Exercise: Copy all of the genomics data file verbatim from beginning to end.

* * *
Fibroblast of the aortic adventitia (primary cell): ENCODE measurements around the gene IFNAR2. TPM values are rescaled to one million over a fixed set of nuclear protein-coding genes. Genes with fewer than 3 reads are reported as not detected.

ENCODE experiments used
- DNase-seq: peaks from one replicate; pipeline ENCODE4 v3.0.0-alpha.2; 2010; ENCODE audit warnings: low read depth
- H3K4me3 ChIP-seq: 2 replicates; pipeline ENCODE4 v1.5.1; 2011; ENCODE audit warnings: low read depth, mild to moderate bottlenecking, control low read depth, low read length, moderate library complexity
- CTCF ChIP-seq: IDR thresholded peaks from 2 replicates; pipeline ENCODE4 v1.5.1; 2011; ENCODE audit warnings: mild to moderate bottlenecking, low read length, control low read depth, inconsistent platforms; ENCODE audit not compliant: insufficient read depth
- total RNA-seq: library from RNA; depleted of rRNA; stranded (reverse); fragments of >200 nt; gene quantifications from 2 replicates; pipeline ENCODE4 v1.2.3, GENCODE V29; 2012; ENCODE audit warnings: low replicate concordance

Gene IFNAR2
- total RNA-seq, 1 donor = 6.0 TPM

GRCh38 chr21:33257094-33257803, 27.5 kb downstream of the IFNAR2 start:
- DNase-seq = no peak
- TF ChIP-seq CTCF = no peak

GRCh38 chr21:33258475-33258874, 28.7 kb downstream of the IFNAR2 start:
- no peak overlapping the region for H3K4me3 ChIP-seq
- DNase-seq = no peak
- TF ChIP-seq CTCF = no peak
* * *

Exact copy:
Fibroblast of the aortic adventitia (primary cell): ENCODE measurements around the gene IFNAR2. TPM values are rescaled to one million over a fixed set of nuclear protein-coding genes. Genes with fewer than 3 reads are reported as not detected.

ENCODE experiments used
- DNase-seq: peaks from one replicate; pipeline ENCODE4 v3.0.0-alpha.2; 2010; ENCODE audit warnings: low read depth
- H3K4me3 ChIP-seq: 2 replicates; pipeline ENCODE4 v1.5.1; 2011; ENCODE audit warnings: low read depth, mild to moderate bottlenecking, control low read depth, low read length, moderate library complexity
- CTCF ChIP-seq: IDR thresholded peaks from 2 replicates; pipeline ENCODE4 v1.5.1; 2011; ENCODE audit warnings: mild to moderate bottlenecking, low read length, control low read depth, inconsistent platforms; ENCODE audit not compliant: insufficient read depth
- total RNA-seq: library from RNA; depleted of rRNA; stranded (reverse); fragments of >200 nt; gene quantifications from 2 replicates; pipeline ENCODE4 v1.2.3, GENCODE V29; 2012; ENCODE audit warnings: low replicate concordance

Gene IFNAR2
- total RNA-seq, 1 donor = 6.0 TPM

GRCh38 chr21:33257094-33257803, 27.5 kb downstream of the IFNAR2 start:
- DNase-seq = no peak
- TF ChIP-seq CTCF = no peak

GRCh38 chr21:33258475-33258874, 28.7 kb downstream of the IFNAR2 start:
- no peak overlapping the region for H3K4me3 ChIP-seq
- DNase-seq = no peak
- TF ChIP-seq CTCF = no peak